Former Dallas City Council Member Don Hill and his wife, Sheila Farrington Hill, on the day of their conviction.
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I just don’t find anybody who thinks that’s what’s going on. The people I talk to think Nealy probably is close to walking away from everything based on her immunity claim, which the judge seems to be taking seriously. At this point any deal she might do to become a government witness against Price almost certainly would still involve some prison time. Why do time if you can walk? It all comes down to that claim of immunity.
So here is what I wanted to tell you about that. In 2009 Billy Ravkind, then the dean of the Dallas white-collar criminal defense bar who was Nealy’s lawyer at the time, told me Nealy did not have federal immunity in the matters she testified to in the Hill trial, but he did tell me she and the feds had come to a “meeting of the minds.”
I quoted him at the time, and later some lawyers told me I had allowed myself to get semi-snookered by an old master of the verbal snooker. A “meeting of the minds,” they said, is contract language meaning they had a deal, which would mean she did have immunity.
All I know is this: If she did have immunity, the feds were the last ones to want anybody to know about it. Hill, his wife, Sheila Farrington Hill, and Hill's appointee to the Plan Commission, D'Angelo Lee, all were convicted of several crimes including a relatively new federal offense at the time called deprivation of services. Nealy was a government witness against them.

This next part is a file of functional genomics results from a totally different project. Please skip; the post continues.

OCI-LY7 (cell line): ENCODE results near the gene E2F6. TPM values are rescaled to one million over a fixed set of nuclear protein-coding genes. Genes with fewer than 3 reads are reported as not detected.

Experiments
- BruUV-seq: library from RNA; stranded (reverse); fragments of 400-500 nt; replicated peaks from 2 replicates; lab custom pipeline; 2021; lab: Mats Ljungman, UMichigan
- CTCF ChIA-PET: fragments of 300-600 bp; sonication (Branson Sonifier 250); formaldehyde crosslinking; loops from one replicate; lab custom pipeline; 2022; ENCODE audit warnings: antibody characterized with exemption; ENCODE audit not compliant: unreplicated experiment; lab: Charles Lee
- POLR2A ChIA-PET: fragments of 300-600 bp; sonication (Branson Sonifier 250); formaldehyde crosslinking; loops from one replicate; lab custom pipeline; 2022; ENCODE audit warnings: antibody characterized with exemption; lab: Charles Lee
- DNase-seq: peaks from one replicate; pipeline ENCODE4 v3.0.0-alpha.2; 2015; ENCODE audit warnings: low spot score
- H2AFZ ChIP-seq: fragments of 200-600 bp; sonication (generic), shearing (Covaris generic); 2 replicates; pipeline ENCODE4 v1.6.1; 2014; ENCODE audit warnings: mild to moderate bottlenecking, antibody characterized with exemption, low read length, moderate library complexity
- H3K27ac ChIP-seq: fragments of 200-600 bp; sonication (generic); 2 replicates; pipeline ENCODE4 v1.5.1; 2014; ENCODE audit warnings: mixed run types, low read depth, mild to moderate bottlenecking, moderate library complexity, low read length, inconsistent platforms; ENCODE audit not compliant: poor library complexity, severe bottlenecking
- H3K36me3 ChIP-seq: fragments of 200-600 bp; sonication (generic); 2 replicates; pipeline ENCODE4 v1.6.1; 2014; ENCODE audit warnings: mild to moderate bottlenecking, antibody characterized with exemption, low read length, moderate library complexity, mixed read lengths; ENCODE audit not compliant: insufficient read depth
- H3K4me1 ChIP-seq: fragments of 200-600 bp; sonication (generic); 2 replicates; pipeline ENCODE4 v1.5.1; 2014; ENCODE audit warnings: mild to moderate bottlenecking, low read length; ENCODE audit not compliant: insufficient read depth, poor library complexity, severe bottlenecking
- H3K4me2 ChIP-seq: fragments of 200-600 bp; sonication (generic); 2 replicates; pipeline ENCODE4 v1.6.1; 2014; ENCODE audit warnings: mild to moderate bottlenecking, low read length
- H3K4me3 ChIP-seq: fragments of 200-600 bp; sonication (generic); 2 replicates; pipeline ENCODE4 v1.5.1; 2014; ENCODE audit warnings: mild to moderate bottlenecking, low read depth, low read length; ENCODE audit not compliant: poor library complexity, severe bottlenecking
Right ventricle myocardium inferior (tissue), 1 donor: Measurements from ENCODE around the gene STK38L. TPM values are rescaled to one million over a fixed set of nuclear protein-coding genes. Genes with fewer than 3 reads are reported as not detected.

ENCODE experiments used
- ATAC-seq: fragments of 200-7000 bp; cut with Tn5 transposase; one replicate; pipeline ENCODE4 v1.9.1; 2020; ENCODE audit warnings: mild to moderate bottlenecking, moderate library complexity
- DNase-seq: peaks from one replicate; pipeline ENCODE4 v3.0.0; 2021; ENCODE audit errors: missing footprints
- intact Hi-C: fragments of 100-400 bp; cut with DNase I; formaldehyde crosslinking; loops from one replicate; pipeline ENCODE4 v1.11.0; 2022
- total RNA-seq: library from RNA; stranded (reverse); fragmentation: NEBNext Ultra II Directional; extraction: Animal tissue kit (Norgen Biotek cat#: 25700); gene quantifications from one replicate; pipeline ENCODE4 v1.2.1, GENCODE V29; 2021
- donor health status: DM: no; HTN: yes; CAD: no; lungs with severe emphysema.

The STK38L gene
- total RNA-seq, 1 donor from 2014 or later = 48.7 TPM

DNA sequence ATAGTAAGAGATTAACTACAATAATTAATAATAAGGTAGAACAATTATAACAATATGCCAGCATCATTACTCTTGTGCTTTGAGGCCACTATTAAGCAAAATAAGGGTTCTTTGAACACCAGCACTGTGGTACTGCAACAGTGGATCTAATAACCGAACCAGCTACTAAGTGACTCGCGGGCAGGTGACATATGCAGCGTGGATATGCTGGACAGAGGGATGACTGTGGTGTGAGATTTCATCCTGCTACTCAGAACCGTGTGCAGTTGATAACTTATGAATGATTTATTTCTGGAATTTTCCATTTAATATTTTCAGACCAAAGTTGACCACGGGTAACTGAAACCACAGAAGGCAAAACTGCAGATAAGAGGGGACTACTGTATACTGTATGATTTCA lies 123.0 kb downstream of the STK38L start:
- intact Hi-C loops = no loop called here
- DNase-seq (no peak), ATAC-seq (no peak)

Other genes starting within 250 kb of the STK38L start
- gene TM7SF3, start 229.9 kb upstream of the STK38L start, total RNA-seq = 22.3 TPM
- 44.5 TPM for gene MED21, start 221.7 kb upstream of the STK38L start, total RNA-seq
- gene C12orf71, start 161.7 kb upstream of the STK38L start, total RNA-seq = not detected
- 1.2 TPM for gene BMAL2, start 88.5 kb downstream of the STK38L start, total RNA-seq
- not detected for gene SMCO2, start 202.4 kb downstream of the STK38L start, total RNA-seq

During her testimony, she was asked whether she had been granted immunity by the government, but she was asked by the wrong side. And, look, I’ll just tell you right now, this is all screwed up. But it’s the beginning, way back then, of why the Price trial is all screwed up today, so stick with me.
Normally it should have been the defense, Hill’s lawyers, who grilled Nealy about her immunity. They would have wanted to say to the jury: “See, she saved her own bacon by snitching. They paid her off with an immunity deal. You shouldn’t believe her, because, in effect, she’s been bought and paid for by the feds.”
But the defense didn’t ask her about her immunity until later in the trial, and then only very gingerly, which weird. Initially only the prosecution asked. Assistant U.S. Attorney Chad Meachum asked her if she was not concerned, given her own role in some of the matters in which Hill was accused, that she might be prosecuted herself. Under Meachum’s kid-gloves treatment, Nealy said almost demurely (for Nealy) that she was not worried.